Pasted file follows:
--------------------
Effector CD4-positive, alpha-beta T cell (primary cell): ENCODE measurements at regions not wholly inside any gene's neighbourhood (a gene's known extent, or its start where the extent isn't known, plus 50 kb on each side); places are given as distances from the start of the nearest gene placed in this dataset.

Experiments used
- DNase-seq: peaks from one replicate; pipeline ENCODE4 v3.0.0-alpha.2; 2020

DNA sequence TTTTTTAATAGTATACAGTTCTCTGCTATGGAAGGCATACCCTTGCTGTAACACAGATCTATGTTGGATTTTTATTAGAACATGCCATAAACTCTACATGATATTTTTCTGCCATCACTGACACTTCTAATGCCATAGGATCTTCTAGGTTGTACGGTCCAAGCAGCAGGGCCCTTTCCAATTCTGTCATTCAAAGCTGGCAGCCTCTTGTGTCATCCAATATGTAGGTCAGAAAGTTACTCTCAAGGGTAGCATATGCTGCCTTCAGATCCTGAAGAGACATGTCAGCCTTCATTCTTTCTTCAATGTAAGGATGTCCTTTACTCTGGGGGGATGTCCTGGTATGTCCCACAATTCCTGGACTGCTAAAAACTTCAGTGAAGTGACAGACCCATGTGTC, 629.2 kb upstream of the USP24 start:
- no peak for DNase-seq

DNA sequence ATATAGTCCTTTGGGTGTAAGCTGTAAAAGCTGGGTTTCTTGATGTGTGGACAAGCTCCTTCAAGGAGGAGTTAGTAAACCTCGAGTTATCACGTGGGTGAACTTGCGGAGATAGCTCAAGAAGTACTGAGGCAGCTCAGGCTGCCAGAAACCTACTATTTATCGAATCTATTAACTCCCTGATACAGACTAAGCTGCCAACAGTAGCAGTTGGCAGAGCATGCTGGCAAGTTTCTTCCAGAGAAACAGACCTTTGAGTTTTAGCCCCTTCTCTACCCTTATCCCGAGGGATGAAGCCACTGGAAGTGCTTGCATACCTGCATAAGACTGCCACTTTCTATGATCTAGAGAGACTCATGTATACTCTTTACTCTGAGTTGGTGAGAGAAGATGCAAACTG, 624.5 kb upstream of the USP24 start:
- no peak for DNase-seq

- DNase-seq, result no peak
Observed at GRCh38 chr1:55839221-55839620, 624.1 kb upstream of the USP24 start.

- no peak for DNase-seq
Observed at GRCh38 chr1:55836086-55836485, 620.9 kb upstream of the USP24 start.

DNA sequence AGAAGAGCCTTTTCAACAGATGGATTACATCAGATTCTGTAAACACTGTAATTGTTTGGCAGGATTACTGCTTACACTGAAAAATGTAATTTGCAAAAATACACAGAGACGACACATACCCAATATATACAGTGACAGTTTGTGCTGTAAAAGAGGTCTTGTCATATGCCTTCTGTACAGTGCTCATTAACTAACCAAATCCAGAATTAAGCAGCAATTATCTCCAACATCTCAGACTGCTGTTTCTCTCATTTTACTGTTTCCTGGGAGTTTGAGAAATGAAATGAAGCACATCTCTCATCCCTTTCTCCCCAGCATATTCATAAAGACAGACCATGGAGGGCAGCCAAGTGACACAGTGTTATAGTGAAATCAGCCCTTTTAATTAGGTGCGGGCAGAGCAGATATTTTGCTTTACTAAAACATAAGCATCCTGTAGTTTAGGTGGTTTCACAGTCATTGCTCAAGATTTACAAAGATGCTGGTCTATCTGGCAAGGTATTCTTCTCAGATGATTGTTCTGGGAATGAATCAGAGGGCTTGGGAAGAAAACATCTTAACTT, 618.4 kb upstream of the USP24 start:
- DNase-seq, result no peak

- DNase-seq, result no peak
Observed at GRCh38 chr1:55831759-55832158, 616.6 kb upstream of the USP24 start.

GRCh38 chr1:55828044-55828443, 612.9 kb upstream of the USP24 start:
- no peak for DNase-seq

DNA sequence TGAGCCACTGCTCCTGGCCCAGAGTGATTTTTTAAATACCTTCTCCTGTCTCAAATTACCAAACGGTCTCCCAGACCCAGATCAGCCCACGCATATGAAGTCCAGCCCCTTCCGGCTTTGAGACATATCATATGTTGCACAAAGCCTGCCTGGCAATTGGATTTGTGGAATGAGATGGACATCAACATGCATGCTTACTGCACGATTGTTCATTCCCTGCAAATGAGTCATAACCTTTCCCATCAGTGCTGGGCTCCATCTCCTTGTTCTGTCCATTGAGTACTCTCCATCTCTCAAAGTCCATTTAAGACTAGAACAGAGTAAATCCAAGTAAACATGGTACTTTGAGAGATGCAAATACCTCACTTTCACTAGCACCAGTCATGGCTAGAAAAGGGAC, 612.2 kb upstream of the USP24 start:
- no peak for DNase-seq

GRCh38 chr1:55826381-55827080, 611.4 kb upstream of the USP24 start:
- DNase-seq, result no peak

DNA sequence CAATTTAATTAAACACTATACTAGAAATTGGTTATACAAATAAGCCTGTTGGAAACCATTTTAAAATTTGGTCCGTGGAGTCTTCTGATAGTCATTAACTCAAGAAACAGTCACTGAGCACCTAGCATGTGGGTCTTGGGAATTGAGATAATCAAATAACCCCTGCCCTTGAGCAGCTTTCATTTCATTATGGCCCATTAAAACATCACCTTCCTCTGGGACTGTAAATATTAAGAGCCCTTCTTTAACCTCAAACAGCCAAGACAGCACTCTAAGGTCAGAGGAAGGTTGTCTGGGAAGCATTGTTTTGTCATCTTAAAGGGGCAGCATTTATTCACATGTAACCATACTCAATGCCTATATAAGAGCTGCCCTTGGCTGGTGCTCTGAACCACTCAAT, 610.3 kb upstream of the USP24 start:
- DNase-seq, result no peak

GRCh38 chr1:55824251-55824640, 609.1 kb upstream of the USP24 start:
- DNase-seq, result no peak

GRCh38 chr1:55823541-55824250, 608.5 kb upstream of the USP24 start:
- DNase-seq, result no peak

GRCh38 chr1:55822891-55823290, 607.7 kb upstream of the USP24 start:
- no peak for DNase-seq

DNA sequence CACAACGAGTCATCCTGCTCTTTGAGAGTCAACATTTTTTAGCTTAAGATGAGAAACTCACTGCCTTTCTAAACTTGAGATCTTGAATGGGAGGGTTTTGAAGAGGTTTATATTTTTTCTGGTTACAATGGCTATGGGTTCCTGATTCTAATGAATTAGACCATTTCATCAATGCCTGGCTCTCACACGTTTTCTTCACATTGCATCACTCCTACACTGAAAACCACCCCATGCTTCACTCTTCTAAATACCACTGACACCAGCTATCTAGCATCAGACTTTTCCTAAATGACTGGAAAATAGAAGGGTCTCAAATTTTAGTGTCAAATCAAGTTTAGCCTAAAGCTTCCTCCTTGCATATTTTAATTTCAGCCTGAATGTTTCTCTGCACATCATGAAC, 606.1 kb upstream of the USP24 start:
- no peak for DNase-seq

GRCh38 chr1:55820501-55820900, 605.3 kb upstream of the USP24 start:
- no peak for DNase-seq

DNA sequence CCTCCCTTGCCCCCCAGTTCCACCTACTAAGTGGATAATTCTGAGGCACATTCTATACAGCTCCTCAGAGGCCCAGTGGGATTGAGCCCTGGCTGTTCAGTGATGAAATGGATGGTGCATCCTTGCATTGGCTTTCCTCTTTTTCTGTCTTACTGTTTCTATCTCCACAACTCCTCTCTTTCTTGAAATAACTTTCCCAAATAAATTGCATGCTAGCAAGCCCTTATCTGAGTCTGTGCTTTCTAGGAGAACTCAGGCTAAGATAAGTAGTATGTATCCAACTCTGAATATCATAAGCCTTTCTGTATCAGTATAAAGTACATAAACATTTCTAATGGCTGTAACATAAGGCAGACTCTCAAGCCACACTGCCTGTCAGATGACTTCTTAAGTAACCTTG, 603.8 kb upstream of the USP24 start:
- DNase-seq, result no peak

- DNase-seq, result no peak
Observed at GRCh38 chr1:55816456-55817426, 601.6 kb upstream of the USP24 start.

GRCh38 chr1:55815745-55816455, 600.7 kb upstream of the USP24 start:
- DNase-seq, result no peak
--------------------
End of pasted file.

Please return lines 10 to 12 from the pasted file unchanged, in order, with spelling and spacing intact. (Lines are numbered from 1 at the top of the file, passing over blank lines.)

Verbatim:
- no peak for DNase-seq
Observed at GRCh38 chr1:55836086-55836485, 620.9 kb upstream of the USP24 start.

DNA sequence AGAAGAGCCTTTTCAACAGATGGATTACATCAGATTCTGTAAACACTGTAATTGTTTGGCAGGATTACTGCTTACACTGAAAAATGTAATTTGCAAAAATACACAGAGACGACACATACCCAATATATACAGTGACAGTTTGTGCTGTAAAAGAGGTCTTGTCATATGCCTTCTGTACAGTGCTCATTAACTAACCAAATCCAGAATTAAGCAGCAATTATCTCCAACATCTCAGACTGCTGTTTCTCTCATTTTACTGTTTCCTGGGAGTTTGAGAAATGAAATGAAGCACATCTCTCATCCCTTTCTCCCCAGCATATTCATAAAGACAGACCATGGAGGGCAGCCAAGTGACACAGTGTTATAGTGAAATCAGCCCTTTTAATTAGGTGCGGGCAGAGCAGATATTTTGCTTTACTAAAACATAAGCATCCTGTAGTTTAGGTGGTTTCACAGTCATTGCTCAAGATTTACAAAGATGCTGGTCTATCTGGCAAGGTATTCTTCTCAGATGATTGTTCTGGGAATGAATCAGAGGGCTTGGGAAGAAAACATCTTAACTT, 618.4 kb upstream of the USP24 start: